Yesterday I did something I had not done in a long time: play a game of road hockey. It was just great. Everyone who took part had a fantastic time and we're probably going to do it again despite the fact that we're all sore today.
For me, playing road hockey brought back a lot of memories. It took me back to my days in elementary school when all you needed was your hockey stick, your buddies, a ball and you were all set. Those were fun times. It was all I did in grade five and six. Every Tuesdays and Fridays after school I would rush home, drop my books, pick up my stick and then rush back to the school. And we played until we couldn't play no more.
However, those memories also came with a certain sadness.
When I was young boy, I lived and breathed sports. But more importantly, I wanted to be a professional athlete. It didn't matter what sport it was. In the summer, I dreamt of being the star catcher for the Toronto Blue Jays, winning the World Series with a two out, bottom of the ninth home run. In the fall, I was the star quaterback with the Toronto Argonauts, winning the Grey Cup. In the winter, I was the goaltender for the Montreal Canadiens, winning the Stanley Cup. And in the spring, I was sinking Three's for the Toronto Raptors. I would imagine having children come up to me and asking me for my autograph. I wanted to be someone who was remembered as a legend.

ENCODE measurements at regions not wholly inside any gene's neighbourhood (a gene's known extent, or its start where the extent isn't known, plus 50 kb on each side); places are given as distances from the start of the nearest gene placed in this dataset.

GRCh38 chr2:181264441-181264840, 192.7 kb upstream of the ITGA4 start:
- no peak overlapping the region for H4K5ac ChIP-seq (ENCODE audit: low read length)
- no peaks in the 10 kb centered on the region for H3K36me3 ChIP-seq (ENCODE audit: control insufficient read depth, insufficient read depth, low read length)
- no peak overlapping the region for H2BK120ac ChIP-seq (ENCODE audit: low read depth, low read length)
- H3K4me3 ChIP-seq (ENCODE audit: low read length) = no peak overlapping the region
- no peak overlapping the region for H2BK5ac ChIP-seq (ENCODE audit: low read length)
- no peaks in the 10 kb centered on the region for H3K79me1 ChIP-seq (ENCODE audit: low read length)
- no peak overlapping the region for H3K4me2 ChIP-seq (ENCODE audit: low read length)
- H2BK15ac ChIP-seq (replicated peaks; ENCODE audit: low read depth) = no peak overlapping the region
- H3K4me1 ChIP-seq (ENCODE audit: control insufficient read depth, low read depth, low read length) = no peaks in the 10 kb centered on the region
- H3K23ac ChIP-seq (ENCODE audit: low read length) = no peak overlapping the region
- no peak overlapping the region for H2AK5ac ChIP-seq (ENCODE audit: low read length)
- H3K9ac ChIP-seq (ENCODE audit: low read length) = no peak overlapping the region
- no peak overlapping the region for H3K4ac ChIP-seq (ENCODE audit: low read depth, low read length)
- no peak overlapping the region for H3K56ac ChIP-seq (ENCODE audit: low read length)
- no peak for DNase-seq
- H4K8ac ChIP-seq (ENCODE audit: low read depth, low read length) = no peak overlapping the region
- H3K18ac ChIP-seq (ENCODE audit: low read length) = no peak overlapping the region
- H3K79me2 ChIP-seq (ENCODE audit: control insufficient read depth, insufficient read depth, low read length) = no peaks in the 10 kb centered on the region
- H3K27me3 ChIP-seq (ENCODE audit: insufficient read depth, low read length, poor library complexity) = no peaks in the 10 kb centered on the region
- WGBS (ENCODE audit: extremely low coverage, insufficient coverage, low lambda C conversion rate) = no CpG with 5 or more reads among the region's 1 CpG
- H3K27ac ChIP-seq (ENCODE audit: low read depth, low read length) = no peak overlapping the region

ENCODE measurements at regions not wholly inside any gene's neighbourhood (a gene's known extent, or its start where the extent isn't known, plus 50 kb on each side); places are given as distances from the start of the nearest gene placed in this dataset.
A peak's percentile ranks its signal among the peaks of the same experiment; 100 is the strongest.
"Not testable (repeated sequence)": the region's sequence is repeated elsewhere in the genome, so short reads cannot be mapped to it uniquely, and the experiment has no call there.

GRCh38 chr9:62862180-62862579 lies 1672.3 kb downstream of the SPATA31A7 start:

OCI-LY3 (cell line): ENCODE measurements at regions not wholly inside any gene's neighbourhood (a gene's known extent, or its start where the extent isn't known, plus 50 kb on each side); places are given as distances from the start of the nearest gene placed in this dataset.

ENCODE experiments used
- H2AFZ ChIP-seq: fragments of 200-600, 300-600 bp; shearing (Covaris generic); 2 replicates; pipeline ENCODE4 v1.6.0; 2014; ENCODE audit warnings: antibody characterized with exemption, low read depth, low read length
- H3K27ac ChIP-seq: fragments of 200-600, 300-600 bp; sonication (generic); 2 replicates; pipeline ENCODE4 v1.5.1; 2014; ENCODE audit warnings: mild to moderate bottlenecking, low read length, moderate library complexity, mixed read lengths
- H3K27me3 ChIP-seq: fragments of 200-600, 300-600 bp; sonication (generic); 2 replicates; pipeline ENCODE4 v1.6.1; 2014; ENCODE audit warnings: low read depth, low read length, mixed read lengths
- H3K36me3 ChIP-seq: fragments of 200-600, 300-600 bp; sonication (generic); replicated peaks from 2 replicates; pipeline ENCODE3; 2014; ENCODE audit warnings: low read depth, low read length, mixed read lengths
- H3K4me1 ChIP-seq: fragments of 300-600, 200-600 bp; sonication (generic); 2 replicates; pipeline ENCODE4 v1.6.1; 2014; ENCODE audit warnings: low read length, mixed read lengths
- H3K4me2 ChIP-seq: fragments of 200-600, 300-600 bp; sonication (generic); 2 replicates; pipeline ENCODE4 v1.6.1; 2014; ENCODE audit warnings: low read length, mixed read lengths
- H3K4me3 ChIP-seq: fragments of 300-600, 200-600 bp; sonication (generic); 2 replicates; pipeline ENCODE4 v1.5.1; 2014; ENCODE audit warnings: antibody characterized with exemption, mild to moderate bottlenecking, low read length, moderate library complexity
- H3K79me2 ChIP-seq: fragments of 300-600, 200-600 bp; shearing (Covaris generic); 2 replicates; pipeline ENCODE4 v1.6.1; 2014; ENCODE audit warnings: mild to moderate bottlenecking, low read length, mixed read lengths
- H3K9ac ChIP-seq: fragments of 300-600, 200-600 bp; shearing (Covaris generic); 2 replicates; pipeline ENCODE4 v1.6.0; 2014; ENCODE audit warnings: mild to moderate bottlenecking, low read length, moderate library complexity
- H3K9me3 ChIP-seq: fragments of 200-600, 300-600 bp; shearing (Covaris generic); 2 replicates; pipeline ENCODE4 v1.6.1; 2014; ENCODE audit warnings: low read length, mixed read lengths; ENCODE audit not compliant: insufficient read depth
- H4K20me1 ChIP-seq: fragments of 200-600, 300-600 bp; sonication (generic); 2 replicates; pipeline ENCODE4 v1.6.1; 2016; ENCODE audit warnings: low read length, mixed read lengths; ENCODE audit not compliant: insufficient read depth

But as I grew up and realized that I had no athletic ability whatsoever, those dreams faded away.
Now I realize that those dreams did not just fade away. Part of me died with them.